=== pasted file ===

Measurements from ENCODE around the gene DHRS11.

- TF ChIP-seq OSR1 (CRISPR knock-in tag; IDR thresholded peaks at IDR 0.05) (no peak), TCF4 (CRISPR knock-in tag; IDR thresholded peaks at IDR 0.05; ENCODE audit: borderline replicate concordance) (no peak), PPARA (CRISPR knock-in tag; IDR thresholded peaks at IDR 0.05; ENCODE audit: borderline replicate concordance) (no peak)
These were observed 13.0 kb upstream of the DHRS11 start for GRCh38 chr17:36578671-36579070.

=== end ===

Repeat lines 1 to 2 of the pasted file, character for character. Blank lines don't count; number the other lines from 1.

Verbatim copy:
Measurements from ENCODE around the gene DHRS11.

- TF ChIP-seq OSR1 (CRISPR knock-in tag; IDR thresholded peaks at IDR 0.05) (no peak), TCF4 (CRISPR knock-in tag; IDR thresholded peaks at IDR 0.05; ENCODE audit: borderline replicate concordance) (no peak), PPARA (CRISPR knock-in tag; IDR thresholded peaks at IDR 0.05; ENCODE audit: borderline replicate concordance) (no peak)